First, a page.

The death this weekend of acclaimed actor Philip Seymour Hoffman from an apparent drug overdose has left his fans and colleagues in the film industry devastated by the loss of a great talent at so young an age. Mr. Hoffman was 46 when he was found dead in his New York apartment Sunday with a hypodermic needle stuck in his arm and packets of what appeared to be heroin nearby. His tragedy was a reminder that heroin addiction has many faces, from the rich and famous to people of severely limited means.
Mr. Hoffman had battled his addiction for years before ultimately losing that struggle. But his death has re-focused attention on the rising number of drug overdoses responsible for killing dozens of people across the country, including in Maryland. As The Sun's Andrea K. Walker reported on Saturday, Maryland law enforcement and health officials are alarmed by a recent uptick in overdose deaths, 37 of which were caused by addicts injecting heroin laced with fentanyl, a powerful painkiller used to treat cancer and other illnesses that when combined with heroin greatly increases the risk of death from overdose.
Yet drug dealers have begun selling this potent cocktail on the street without warning customers of its potentially deadly consequences. Addicts who use it thinking they can shoot up the same amount as they normally would often don't realize it can kill them or that fentanyl's quick-acting agent is hundreds of times more powerful than unadulterated heroin. Death from respiratory failure can come so quickly the user doesn't even have time to withdraw the hypodermic needle used to inject the drug.
It's unknown whether fentanyl was involved in Mr. Hoffman's death, though police in New York will surely test the suspected drug samples found in his apartment to determine the chemicals they contained. But officials say the adulterated form of the drug has been sold up and down the Interstate 95 corridor as far north as Rhode Island and in states as far away as Washington. It's spread means local and state health departments need to be more proactive in identifying people at risk of addiction and getting them into treatment to prevent more such deaths.
In Maryland, overdose deaths from fentanyl-laced heroin have been reported in all parts of the state, including Western Maryland, the Eastern Shore and Central Maryland. But because Baltimore City has the highest rate of heroin addiction in the state, it's been hit particularly hard by the increase in fentanyl-related overdoses. Since September, more than a quarter of reported deaths involving fentanyl in Maryland have occurred in the city, even though Baltimore makes up only about one-tenth of the state's population.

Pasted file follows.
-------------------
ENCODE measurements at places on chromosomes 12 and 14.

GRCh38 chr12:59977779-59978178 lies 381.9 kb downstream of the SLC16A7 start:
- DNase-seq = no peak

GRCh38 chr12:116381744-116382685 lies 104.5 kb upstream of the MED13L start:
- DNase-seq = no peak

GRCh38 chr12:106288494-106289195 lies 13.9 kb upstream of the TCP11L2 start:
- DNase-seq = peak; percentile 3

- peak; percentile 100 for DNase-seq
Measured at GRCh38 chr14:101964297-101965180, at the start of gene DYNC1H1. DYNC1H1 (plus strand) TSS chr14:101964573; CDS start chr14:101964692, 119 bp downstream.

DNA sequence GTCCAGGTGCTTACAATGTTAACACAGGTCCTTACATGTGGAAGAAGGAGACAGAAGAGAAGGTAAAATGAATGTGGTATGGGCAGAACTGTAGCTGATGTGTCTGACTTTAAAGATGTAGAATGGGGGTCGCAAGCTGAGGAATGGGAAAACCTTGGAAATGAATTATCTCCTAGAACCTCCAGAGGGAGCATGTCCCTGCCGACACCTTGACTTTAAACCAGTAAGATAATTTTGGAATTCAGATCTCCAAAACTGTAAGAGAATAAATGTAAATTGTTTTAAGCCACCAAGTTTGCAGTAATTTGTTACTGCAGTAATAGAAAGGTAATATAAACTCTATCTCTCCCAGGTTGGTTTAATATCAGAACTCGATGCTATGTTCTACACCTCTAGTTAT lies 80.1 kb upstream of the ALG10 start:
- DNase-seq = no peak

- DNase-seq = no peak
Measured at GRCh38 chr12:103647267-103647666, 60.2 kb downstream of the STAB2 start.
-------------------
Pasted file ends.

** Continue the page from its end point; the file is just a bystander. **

To combat the surge in overdose deaths, Baltimore's health commissioner, Dr. Oxiris Barbot, will convene a task force of police and fire department first responders, addiction and mental health service providers, corrections officials and medical directors of residential treatment facilities to forge a coordinated response aimed at reducing overdose fatalities. Though exact figures are difficult to calculate, Ms. Barbot estimates there may be as many as 12,000 city residents who are addicted to heroin and potentially at risk of fentanyl-related overdose.
The team will focus on two main areas: A public information and education campaign targeting high-risk communities and individuals with messages about the increased risk of overdose from fentanyl-heroin mixtures, and working with doctors, dentists, pain management therapists and mental health professionals to ensure they are following best practices for prescribing and administering opium-based prescription medications, which can lead people into addiction unless carefully monitored.
The goal is to minimize the number of people who continue using heroin and other opiates while maximizing the number of people entering treatment and the length of time they stay there. Ms. Barbot also wants to take advantage of legislation passed last year that allows families and friends of addicts to be prescribed Naloxone, which can prevent overdoses, so they can use it to help loved ones who are overdosing.
Sadly, there is no permanent cure for opiate addiction. As Mr. Hoffman's case starkly demonstrated, even addicts who have been through recovery and stayed clean for many years can relapse without warning, often with fatal results. Baltimore's approach recognizes that there is no magic bullet that will make addiction go away but that cities can take steps to reduce the harm heroin inflects on it users, their families and their communities and that such efforts have the potential to save the lives of hundreds of city residents who otherwise might have shared Mr. Hoffman's fate.
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